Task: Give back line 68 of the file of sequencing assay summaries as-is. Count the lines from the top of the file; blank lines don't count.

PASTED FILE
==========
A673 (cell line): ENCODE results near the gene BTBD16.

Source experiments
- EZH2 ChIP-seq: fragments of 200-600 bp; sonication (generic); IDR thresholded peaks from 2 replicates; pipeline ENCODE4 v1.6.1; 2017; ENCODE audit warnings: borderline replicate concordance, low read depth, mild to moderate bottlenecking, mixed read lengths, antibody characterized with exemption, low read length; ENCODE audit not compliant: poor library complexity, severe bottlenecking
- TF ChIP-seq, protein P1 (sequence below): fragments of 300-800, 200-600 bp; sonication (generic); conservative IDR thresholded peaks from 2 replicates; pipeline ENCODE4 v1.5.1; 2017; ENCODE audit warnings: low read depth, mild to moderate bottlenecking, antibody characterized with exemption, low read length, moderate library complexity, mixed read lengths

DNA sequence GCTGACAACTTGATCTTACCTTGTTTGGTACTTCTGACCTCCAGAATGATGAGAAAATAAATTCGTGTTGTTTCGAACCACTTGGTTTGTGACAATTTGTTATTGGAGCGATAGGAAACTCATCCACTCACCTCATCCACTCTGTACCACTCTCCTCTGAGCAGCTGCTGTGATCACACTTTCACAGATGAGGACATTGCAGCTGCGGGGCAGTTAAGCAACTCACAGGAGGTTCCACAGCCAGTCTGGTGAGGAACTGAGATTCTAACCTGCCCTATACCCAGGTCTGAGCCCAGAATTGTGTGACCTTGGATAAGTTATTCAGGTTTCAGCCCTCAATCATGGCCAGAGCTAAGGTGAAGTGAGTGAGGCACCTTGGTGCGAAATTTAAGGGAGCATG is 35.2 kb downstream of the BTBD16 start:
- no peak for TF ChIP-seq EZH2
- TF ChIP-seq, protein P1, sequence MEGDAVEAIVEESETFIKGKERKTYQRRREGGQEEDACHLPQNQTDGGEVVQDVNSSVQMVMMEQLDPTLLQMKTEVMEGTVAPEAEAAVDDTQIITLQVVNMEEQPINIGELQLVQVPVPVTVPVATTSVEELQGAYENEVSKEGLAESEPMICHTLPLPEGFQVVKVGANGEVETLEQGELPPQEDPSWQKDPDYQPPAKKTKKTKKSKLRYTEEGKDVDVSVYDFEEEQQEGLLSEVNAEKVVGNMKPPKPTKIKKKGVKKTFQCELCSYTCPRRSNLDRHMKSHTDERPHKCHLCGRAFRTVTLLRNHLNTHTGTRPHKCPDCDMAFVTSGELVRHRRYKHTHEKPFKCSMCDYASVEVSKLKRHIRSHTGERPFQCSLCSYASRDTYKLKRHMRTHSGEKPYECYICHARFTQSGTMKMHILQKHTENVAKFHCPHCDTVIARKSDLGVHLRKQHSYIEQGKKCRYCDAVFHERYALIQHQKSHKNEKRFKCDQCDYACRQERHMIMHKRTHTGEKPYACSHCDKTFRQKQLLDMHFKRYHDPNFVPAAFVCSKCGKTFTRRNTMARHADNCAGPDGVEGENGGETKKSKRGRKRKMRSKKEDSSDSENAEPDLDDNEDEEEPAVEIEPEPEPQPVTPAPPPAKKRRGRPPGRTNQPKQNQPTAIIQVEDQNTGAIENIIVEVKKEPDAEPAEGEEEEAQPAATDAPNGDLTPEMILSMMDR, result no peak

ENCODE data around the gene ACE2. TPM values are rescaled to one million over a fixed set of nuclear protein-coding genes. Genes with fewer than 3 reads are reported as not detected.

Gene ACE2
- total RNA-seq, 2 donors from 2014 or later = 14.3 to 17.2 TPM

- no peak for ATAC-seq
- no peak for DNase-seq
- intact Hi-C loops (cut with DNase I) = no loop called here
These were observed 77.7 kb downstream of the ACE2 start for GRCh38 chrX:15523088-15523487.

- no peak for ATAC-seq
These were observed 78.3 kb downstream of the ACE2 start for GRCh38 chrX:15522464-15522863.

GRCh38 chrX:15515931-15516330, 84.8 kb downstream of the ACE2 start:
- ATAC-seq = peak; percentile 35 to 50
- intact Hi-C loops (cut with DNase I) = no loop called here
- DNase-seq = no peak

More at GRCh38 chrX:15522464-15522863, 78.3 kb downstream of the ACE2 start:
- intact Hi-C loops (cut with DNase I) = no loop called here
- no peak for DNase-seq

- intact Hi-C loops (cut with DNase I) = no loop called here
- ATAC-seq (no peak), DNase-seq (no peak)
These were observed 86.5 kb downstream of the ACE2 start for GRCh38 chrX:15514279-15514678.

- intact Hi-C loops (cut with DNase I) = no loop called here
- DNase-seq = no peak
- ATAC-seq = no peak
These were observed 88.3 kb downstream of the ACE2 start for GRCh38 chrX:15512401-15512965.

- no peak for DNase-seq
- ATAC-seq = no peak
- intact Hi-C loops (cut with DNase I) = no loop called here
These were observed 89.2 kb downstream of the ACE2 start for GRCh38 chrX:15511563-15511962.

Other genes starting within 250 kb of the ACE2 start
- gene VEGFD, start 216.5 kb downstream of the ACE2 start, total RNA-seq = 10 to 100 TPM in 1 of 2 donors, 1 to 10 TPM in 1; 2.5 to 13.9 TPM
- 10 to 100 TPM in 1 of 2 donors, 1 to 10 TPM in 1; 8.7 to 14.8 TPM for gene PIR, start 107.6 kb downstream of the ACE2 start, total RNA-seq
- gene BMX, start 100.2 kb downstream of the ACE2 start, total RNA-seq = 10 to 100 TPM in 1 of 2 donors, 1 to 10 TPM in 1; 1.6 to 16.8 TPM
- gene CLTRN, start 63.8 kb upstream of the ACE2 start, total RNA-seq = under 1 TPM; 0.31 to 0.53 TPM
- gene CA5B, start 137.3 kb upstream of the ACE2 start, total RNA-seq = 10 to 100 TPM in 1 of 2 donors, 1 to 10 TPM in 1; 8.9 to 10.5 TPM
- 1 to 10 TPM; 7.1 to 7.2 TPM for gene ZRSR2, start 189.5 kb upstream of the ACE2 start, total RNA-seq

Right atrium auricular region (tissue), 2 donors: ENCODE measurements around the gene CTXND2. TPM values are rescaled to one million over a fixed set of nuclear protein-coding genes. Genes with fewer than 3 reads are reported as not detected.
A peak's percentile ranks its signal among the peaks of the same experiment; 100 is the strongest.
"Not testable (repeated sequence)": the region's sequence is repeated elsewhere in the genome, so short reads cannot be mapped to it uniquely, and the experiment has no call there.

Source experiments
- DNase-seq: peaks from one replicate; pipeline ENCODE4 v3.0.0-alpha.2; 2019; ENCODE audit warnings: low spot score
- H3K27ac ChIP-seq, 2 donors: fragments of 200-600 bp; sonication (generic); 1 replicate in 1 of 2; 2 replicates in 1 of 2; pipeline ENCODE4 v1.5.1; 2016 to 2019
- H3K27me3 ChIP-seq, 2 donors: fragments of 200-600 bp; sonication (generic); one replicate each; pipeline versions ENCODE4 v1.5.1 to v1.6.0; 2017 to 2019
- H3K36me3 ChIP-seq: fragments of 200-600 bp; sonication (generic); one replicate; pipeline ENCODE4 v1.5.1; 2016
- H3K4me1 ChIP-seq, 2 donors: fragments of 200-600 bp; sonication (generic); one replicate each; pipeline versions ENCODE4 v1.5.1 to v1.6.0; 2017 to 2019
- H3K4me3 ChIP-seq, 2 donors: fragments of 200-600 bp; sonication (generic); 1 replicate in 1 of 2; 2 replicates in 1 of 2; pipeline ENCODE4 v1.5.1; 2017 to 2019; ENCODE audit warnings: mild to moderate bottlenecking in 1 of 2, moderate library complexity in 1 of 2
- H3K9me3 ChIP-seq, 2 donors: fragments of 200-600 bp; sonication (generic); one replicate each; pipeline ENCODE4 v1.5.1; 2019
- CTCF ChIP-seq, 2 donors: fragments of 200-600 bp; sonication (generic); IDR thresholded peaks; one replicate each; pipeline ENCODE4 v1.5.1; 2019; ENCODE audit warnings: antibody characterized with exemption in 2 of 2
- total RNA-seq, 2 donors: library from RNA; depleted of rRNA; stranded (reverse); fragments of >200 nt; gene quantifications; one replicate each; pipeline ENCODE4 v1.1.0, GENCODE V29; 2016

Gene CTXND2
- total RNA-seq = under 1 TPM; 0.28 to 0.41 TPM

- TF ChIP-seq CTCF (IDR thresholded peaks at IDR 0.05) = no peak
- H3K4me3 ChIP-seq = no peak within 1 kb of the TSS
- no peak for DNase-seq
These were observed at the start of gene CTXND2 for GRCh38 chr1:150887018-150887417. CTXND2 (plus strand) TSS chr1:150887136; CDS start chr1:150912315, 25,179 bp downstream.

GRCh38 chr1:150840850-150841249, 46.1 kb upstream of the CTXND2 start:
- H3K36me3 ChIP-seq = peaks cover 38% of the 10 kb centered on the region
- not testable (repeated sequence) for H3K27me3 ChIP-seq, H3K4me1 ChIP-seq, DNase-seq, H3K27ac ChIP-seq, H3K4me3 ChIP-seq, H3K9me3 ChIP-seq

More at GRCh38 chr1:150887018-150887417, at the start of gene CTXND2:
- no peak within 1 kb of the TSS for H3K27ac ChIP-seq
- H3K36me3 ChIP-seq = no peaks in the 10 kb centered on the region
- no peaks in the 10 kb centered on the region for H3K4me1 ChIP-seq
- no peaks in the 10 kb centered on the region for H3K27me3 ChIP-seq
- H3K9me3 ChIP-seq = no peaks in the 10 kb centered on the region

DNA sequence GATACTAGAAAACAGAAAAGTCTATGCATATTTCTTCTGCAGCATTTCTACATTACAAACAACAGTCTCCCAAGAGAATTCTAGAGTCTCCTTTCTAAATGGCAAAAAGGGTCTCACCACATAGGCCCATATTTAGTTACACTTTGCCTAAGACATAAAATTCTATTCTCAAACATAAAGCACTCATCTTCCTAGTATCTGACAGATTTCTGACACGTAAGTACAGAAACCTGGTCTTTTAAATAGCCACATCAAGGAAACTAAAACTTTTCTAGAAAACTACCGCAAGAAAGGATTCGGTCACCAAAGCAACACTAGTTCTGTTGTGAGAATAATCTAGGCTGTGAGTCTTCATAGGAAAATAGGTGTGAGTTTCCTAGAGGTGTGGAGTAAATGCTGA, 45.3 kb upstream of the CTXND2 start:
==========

- no peaks in the 10 kb centered on the region for H3K27me3 ChIP-seq